Pay attention to other details. Were you there for lunch or for dinner? Was the place crowded or empty. These things are important because they affect the overall service.

Some social media sites cover the nuts and bolts so you don't have to. But it's not a bad idea to note them just in case. Where is the restaurant located and what is the address? What are the hours of operation? Do you need reservations? What's the phone number? What constitutes appropriate dress? Is it a good “date” place or is it “family friendly?” How's the parking? Do they have a website?

As to the writing itself, first and foremost, use good grammar and spelling. People really do judge you by the way you speak and write. If you come across on paper as uneducated, your review is weightless. If you can't spell, punctuate, and form complete coherent sentences, why should I pay any attention to what you say?

It's okay to inject a little personality into your review. Be funny, be sarcastic, but above all, be intelligent. And don't be vulgar. Don't say, “the waitress was a bitch” even if she was. Don't say, “the food sucks” even if it does. When you make the statement, "this tastes like s**t," the first question that comes to my mind is "How does he know what s**t tastes like?" And “text speak” should be reserved for texting with your friends. “You” is never expressed as “U”. “R” is not an appropriate substitute for “are.” Such may be acceptable among your peers, but posting to the Internet opens you up to a wide audience. You may think it's sick to LOL with your peeps, but most of your readers will just think you're immature.

Despite the fact that I frequently criticize them, I can see the potential value in social media review sites. But as most of them stand now, they are of little merit due to the questionable caliber of their content. More effective reviews from better informed reviewers will go a long way toward increasing their viability.

Wednesday, April 11, 2012

UK Pizza Hut's "Hot-Dog Stuffed-Crust" Further Adulterates Pizza

Once upon a time, nobody but Italians knew about pizza. Maybe it should have stayed that way.

Since its culinary “coming out” in the post-WWII years, the traditional Neapolitan pizza – a thin-crusted delight with a light topping of tomato sauce and cheese – has been adulterated by every culture that has touched it to the point where nowadays the word “pizza” is synonymous with “garbage pile.”

Gennaro Lombardi brought a simple pie to America in 1905, and the “improvements” and “innovations” began almost immediately. Gennaro himself made the first “improvements” out of necessity; rather than constructing his pizzas – actually, pizze if you want to be Italian about it – in the old-world way, he had to adapt to the ingredients available to him. New York was not noted for its roaming herds of water-buffalo, so the traditional mozzarella di bufala had to be replaced by a fior di latte, a cow's milk cheese that America has come to call “mozzarella.”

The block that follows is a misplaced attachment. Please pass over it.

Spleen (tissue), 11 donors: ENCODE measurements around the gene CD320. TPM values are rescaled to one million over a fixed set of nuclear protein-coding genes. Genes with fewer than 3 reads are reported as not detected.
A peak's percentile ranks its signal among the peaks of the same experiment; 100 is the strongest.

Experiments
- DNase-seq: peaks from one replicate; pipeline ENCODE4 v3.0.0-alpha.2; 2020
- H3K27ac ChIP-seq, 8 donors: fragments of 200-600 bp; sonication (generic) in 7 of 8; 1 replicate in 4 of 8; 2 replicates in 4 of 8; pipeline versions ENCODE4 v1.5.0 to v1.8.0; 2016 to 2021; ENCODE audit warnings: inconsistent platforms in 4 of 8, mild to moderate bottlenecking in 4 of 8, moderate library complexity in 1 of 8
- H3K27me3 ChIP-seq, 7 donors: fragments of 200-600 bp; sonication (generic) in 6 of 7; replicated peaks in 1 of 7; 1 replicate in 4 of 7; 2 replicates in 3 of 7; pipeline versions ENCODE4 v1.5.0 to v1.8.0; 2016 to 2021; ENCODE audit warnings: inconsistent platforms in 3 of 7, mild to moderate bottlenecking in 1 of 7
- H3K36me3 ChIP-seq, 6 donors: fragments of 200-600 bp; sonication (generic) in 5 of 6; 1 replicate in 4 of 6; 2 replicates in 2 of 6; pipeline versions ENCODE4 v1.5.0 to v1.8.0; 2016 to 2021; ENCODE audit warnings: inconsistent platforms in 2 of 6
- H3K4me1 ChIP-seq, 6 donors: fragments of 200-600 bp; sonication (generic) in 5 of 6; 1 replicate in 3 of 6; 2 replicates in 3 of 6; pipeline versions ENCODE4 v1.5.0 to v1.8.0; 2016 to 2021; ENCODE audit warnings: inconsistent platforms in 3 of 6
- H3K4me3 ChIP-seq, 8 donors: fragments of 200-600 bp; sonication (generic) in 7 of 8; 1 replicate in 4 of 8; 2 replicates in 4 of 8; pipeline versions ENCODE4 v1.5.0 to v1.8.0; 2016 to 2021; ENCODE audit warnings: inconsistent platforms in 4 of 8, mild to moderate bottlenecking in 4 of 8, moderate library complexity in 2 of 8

Then came the polluters and blasphemers, starting with Texas-athlete-turned-Chicago-salesman Ike Sewell who arbitrarily decided that pizza needed to be Texas-sized, so he proceeded to throw enormous proportions of traditional pizza ingredients into a casserole. He called it “Chicago Deep Dish Pizza.”

A bunch of California guys like Wolfgang Puck and California Pizza Kitchen founders Rick Rosenfield and Larry Flax further “innovated” pizza by throwing anything remotely edible onto a pizza crust.

Of course, you have to give a lot of credit to a little venture started by a couple of brothers out in Kansas. When it comes to “garbage pizza,” Pizza Hut is the most egregious “innovator” of them all. “Let's see how much meat we can put on a 'meat lover's'.” “We'll denude a garden and call it a 'Supreme'.” “There's no such thing as 'too much cheese'.” Extra cheese! Extra meat! Extra vegetables! Extra! Extra! Extra! Obesity epidemic? Perish the thought!

And now comes the UK branch of Pizza Hut with a new wretched excess; the “Hot-Dog Stuffed-Crust Pizza.” Uh-huh, that's right. Some brainiac in the R&D department figured that wrapping a hot dog in pizza dough was a good thing. And if you're making “pigs-in-a-blanket,” it is. Not so much, though, when it comes to pizza. And they'll even throw in a FREE mustard drizzle! Woo-hoo! Mustard on pizza! Now there's innovation that would make Gennaro Lombardi weep! Or spin in his grave.

Wait a minute! Wait a minute! Don't they make cheese-stuffed hot-dogs? Try this one out, Pizza Hut; you take the cheese-stuffed crust you already offer and stuff it with a cheese-stuffed hot-dog! Then you do a special offer with a meat-lover's variety with extra cheese! Every cardiologist on the planet would be buying stock in your company!

It all makes one little Italian immigrant with some flatbread, some tomatoes, and a little cheese, all wrapped in a paper bundle tied with string look somehow lonely and forlorn, doesn't it?

Tuesday, April 10, 2012